The generation that came of age during World War II famously — and, in time, tragically — came to apply the formative lessons to every foreign-policy event that followed it. The generation that came of age during the Vietnam War, and then, more recently, the Iraq War, was imprinted with the opposite lessons.Basically what he's saying is that its important to see what is being considered in Syria on its own merits (or demerits) and not project one's feelings about America's past onto this situation.
I see evidence of this in commentators who can't quite wrap their minds around the idea that the United States would take military action in a country minus a goal for regime change. Its understandable that this would be difficult given our country's past. Whether via overt invasions or covert means, we have a long history of assuming the exceptionalist position that we have the right to determine another country's leadership and fate.
President Obama has demonstrated that he does not simply shy away from the use of military force - much to the chagrin of many people on the left. What he has also demonstrated is that when he makes that call, it is often in support of giving the people of a country the opportunity to decide their own fate...and live with the consequences. We saw that in Libya where the goal of intervention was to stop a massacre of the Libyan people, not regime change. As Chait points out:
The argument for intervening in Libya was not that doing so would turn the country into a peaceful, Westernized democracy moving rapidly up the OECD rankings. It was that it would prevent an immediate, enormous massacre of civilians. Libya remains an ugly place; it would have been so regardless of whether NATO intervened. But the narrow, humanitarian goal that drove the U.S. to act was unambiguously accomplished without the larger dangers of mission creep that foes warned against.Julia Ioffe sees the same thing happening in discussions at the White House about Syria.
As always, the administration is split on action in Syria, and on what, if anything, should be done...Looking at the roster of the fifteen people at the President's meeting to discuss the Syria crisis, they split roughly in two: the do more camp, and the do less camp. "People have been pretty stable in their positions," said a source familiar with the situation. "I don’t think anyone has changed their position."...(Emphasis mine)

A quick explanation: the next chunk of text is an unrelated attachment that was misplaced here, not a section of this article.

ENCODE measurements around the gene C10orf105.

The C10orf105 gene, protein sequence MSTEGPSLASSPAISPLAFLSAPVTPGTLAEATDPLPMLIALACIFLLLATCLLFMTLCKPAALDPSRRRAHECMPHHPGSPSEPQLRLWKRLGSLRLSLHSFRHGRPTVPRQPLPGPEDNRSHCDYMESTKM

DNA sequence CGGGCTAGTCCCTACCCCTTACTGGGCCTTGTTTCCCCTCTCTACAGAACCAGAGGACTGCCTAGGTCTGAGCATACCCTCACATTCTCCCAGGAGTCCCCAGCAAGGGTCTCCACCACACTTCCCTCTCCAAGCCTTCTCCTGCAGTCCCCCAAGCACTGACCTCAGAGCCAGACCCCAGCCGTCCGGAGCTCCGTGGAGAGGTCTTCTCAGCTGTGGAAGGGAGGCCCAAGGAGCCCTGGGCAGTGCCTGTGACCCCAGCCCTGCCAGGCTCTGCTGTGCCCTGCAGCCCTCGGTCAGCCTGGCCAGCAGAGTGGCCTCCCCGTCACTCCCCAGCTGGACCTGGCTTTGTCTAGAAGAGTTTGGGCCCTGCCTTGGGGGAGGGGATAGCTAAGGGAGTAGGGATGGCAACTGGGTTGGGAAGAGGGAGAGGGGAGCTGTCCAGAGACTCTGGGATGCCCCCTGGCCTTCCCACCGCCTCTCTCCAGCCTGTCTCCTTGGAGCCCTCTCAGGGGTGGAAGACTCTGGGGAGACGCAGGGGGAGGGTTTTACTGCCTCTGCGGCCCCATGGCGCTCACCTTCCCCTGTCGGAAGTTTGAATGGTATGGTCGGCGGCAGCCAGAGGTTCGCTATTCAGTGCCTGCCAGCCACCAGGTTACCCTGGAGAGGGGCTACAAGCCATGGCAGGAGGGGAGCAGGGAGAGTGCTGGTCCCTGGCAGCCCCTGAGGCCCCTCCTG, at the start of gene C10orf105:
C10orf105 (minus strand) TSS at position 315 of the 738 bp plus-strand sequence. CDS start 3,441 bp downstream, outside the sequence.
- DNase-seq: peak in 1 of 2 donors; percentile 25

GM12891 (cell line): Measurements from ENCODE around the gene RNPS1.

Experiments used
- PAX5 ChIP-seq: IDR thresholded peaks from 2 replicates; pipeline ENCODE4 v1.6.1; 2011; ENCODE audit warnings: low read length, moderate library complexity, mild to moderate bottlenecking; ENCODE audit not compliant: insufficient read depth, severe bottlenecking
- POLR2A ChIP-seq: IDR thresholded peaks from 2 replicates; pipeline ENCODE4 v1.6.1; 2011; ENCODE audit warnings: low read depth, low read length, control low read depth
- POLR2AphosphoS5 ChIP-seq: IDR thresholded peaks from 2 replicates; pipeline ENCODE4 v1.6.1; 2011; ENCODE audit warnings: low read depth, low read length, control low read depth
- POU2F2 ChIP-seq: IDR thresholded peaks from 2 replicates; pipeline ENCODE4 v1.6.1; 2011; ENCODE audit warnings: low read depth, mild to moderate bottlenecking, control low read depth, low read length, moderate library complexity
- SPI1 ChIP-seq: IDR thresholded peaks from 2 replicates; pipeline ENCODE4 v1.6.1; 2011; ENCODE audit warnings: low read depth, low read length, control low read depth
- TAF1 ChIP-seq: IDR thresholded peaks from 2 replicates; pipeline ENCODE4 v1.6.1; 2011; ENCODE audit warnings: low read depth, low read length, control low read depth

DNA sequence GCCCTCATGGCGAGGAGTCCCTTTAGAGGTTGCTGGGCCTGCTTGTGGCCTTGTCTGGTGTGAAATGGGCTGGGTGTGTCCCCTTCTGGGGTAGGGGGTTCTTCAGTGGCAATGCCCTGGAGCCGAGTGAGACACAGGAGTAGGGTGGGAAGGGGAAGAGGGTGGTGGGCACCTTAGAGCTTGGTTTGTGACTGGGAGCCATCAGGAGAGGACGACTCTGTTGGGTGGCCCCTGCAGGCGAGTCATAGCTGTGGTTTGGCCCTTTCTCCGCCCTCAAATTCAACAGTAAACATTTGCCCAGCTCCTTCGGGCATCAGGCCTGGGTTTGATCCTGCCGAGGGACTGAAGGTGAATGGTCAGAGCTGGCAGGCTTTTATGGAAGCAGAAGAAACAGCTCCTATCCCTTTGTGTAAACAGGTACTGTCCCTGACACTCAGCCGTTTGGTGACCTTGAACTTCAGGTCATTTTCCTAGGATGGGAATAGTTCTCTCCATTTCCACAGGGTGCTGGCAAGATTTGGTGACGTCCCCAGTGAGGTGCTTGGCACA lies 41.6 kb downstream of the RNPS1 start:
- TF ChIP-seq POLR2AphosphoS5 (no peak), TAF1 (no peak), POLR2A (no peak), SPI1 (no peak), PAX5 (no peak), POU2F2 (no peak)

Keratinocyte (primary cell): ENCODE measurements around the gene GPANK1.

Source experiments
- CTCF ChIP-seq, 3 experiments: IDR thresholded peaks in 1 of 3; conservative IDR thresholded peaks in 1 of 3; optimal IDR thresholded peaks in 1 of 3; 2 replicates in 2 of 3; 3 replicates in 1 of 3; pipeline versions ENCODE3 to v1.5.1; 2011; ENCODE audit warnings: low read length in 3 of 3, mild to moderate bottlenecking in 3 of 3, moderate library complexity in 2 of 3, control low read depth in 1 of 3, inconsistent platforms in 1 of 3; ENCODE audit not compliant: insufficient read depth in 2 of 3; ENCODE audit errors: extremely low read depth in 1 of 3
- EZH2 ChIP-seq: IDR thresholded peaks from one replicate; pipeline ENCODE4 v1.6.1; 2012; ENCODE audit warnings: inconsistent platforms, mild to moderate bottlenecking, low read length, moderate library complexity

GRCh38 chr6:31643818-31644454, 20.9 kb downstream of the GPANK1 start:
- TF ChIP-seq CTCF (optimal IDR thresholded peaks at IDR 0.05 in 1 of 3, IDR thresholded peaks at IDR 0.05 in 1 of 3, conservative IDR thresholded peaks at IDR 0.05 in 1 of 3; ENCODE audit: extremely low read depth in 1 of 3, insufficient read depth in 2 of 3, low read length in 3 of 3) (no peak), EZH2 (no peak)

By Monday evening, the policy was still very much up in the air, but the "do less" camp seemed to be winning, probably because of Obama's notorious reluctance on such things. The outlines of what the Obama administration is likely to do was starting to take shape: the U.S. would likely act, but it would act mostly to impose a sense of consequence, stopping short of doing something obviously designed to shift the balance inside Syria between Assad and the motley rebel crew...That is, it would do enough damage to show the world that Obama's word is bond, that a red line...is a red line, but would stop short of weakening Assad enough to let some increasingly shady people topple him. Retaliating for chemical weapons use, says one administration official, "would not be because of a desire to intervene in Syria, but to prevent future chemical weapons use."
Whether or not you agree with whatever action the President decides to take in Syria, it is important to note the significant change this represents in U.S. foreign policy. I suspect that the reason so many people are struggling with understanding it is that they have a hard time envisioning an American foreign policy that recognizes our moral obligation to our principles - including both standing up for human rights abuses and ceding control of a country's fate to their own people.
Most often arguments about foreign policy have been limited to a binary choice between interventionists and isolationists. As his domestic policy has shown over and over again, the pragmatist in President Obama has refused those ideological positions and looked for "what works" from either one. That, as VP Biden said, is a BFD when it comes to a change in our foreign policy.